Greg Watt discusses the importance of ‘experience’ within the glamping mix.
Why do tourists choose the places they go to? What is it about a glamping site that appeals? What is the point of difference possessed by a site that grabs attention and pulls potential guests towards it? Surely, something about ‘going glamping’ makes it different from just being another form of accommodation? While glamping spaces provide a broad range of amenity and comfort, the costs to stay are generally higher than competing lodgings. They may be different from a B&B, cottage or hotel but may not in themselves be distinctive enough from these competing alternatives. Despite this, many glamping sites only dwell on their accommodation structures.
There are sites where the glamping space is exquisite, located in unique, beautiful environments, with panoramic outlooks that are spectacular and distinctive. However, these are few and far between, with most merely aspiring to this. Therefore, glamping sites must be more than a great space and offer more than just great hospitality; they must be tourism exemplars and provide ‘glamping experiences’.
Experiential tourism has gained momentum through tourists’ increasing desire to participate, learn, be entertained, and escape from normality. Moreover, tourists demand that such experiences should be authentic, original, flowing, and collectively holistic. Glamping has gained popularity because it provides a vehicle where these attributes can empathetically unfold during a stay. Further, glamping experiences are generally offered in more personal, intimate and meaningful manifestations than those available through conventional resorts and hotels.
By developing glamping experiences, glamping entrepreneurs extend their offerings and enhance their appeal to tourists. Further, the more that these are integrated seamlessly into the overall Gestalt, the more sites become a tourist destination instead of merely servicing tourism.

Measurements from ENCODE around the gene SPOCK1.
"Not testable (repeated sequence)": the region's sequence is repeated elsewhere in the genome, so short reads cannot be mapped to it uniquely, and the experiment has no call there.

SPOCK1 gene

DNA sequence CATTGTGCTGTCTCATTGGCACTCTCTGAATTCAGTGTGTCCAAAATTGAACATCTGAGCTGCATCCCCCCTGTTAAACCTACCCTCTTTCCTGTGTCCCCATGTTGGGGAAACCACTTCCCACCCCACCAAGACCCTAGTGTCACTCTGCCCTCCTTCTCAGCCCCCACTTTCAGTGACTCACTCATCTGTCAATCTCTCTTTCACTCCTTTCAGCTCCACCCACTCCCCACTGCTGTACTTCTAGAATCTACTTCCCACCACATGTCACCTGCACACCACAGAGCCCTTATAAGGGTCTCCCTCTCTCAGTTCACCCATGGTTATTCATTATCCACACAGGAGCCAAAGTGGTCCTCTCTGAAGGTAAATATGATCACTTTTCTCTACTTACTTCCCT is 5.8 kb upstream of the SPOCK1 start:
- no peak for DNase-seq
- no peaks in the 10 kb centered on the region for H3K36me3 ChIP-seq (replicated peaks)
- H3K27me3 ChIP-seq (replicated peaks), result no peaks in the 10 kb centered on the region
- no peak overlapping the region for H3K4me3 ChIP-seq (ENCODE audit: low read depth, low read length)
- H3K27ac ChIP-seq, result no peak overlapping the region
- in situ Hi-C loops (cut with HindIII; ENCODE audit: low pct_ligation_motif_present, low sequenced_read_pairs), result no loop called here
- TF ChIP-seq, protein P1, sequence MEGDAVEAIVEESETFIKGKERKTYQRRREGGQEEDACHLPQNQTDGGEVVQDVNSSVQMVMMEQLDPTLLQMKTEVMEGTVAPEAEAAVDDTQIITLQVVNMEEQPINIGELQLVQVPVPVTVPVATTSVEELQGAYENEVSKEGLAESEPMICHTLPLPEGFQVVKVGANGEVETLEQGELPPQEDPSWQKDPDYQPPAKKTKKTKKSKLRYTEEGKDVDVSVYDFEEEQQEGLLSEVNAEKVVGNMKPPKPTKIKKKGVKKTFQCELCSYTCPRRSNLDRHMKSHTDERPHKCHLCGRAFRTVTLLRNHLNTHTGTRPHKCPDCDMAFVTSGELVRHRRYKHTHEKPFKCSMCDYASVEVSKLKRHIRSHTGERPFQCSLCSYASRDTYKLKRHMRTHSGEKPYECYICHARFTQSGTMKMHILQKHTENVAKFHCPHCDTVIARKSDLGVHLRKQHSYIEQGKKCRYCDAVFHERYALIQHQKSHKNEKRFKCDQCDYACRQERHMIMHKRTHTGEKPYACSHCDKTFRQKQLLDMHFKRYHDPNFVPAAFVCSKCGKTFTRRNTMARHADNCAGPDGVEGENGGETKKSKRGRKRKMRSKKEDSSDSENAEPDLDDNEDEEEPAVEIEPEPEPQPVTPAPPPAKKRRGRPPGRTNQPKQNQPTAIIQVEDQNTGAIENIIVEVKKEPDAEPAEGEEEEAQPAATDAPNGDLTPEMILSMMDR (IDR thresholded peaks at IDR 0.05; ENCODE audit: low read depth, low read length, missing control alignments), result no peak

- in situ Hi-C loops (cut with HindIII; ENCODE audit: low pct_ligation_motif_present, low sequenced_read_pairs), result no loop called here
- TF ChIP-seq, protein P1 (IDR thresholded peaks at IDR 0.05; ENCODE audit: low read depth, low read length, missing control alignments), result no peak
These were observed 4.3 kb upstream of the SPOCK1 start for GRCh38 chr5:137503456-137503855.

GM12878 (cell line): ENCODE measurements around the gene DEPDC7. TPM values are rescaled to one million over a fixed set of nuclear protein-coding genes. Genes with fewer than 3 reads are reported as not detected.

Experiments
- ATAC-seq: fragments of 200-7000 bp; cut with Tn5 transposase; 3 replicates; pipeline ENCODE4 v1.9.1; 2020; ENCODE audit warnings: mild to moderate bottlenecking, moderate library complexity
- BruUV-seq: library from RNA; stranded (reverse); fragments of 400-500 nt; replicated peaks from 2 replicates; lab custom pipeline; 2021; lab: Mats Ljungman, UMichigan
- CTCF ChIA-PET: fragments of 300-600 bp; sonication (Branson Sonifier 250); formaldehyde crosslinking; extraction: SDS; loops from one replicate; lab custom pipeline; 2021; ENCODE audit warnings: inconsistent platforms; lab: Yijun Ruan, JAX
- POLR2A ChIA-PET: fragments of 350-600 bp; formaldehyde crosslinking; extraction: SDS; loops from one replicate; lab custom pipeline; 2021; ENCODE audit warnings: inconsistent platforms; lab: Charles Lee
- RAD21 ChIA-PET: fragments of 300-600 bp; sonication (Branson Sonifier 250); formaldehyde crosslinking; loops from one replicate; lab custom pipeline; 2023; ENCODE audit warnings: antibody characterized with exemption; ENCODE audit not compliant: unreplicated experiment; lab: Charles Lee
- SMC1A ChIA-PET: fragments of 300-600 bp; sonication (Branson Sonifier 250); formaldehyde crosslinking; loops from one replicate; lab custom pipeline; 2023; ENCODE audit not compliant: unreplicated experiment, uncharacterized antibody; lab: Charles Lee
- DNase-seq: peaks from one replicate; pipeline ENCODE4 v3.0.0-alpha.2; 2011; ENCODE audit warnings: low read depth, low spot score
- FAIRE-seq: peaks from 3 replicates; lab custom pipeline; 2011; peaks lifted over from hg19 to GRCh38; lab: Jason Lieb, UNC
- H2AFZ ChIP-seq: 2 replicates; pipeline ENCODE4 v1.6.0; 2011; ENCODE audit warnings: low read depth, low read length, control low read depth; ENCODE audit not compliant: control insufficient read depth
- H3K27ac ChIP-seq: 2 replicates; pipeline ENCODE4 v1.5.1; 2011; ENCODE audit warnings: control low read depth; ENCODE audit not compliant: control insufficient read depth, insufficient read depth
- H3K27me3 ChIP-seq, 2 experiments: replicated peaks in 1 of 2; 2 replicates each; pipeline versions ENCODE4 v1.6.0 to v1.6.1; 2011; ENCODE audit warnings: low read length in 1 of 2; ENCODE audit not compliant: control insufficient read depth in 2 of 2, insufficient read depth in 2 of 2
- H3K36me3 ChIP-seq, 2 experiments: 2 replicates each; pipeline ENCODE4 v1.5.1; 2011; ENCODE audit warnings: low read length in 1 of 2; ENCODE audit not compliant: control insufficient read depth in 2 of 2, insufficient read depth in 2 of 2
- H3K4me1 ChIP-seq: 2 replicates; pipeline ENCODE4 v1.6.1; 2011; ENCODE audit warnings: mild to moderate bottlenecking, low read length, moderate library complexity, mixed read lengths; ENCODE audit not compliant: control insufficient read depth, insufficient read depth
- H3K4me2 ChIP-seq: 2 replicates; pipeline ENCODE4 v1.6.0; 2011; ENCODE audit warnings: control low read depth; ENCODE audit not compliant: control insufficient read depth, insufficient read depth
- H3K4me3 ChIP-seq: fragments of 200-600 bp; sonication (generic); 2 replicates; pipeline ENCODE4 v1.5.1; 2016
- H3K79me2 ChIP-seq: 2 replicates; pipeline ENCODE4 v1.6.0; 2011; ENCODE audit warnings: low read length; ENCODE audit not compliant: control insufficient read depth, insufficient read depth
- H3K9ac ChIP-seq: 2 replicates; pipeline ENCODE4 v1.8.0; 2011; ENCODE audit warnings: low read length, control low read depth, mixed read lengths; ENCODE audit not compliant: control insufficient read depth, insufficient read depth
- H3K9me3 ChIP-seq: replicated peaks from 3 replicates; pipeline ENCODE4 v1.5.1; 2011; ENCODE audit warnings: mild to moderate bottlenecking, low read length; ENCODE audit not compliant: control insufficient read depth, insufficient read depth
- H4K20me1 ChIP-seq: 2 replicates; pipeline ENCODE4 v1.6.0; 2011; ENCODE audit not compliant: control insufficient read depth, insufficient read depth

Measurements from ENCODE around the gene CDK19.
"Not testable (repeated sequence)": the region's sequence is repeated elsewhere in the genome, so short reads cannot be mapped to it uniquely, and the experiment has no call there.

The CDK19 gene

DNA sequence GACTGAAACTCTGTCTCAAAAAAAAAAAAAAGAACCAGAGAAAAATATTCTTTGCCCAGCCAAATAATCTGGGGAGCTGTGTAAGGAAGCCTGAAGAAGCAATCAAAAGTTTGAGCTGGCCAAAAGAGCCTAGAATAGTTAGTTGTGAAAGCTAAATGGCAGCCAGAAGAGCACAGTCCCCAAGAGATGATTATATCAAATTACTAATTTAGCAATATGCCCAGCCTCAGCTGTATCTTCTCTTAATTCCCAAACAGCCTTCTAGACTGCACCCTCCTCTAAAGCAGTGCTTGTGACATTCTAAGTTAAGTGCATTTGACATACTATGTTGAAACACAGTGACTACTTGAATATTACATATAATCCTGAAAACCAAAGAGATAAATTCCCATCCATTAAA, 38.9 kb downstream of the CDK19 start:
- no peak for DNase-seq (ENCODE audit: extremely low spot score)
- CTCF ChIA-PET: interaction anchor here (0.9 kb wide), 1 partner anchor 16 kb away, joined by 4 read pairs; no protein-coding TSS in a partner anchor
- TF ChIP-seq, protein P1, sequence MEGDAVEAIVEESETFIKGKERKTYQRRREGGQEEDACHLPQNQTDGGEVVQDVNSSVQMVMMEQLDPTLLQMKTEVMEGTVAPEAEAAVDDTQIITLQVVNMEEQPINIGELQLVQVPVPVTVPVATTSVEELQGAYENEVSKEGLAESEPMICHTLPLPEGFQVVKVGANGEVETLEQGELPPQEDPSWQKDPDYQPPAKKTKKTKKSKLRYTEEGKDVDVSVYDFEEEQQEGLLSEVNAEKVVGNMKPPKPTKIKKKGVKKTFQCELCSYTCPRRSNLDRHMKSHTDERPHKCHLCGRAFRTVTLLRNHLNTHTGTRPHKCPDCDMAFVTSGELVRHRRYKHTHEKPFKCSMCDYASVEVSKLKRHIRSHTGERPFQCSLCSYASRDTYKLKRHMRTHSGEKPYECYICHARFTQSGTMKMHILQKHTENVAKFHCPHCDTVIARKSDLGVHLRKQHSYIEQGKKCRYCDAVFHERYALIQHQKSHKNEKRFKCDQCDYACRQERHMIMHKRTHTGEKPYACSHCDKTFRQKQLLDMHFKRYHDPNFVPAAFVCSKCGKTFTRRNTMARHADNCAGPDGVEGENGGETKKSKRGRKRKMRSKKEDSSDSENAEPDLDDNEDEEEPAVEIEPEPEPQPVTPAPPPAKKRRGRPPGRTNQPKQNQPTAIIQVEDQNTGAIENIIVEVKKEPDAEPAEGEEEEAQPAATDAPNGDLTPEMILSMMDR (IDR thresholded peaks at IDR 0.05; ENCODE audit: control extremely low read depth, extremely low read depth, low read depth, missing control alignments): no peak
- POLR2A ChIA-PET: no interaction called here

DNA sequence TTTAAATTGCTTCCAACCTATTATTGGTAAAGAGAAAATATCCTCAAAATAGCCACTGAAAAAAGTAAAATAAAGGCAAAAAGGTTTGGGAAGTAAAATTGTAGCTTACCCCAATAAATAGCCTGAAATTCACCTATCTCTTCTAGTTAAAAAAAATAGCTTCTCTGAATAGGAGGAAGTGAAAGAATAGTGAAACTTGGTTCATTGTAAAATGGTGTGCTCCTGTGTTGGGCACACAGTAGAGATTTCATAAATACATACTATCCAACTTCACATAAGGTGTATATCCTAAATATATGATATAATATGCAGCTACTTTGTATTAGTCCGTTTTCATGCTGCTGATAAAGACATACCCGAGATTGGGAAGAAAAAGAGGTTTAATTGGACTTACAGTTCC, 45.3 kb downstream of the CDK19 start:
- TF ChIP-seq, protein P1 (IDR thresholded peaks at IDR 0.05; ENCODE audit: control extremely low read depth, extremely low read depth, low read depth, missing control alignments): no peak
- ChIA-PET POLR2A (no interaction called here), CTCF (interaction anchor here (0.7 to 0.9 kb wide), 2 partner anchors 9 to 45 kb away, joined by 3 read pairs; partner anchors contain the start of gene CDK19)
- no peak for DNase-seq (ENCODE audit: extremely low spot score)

Luxury vs. experience
In the book ‘The Meaning of Luxury in Tourism, Hospitality and Events’ author John Swarbrooke suggests that it is the overall holistic encounter that is important, that is, the feeling of being transported away from all the intricacies of modern living. This does not imply that glamping involves passive relaxation, merely that glampers are able, for a time, to empty their head of the multitude of things that swirl around and instead take time out to dwell on the one activity or experience that is immediately in front of them. If that activity or experience is unusual or eclectic, then all the better; glampers become immersed and absorbed.
Swarbrook also says that glamping experiences are more consequential to a memorable tourist stay than glamping space. The implied notion of luxury is somewhat shapeless and relative rather than absolute. By this reckoning, glamping sites providing better than standard facilities and comfort, along with great glamping experiences, are likely to command favourable interest from prospective glampers. Swarbrook also suggests that exceptional luxury cannot substitute for extraordinary experiences.
Millennials and their parents
Demographics would suggest that millennials and their parents, the baby-boomers, make up the majority of glampers. By their nature, millennials place importance on experiences and living life by exploring and interacting with the world. For their part, baby-boomers seek to reconnect with nature and to do those things they were too busy to do in their younger years. Glamping experiences are aligned with the perspectives of both generations, ready packed to go, and require little or no supplementary outlay or planning.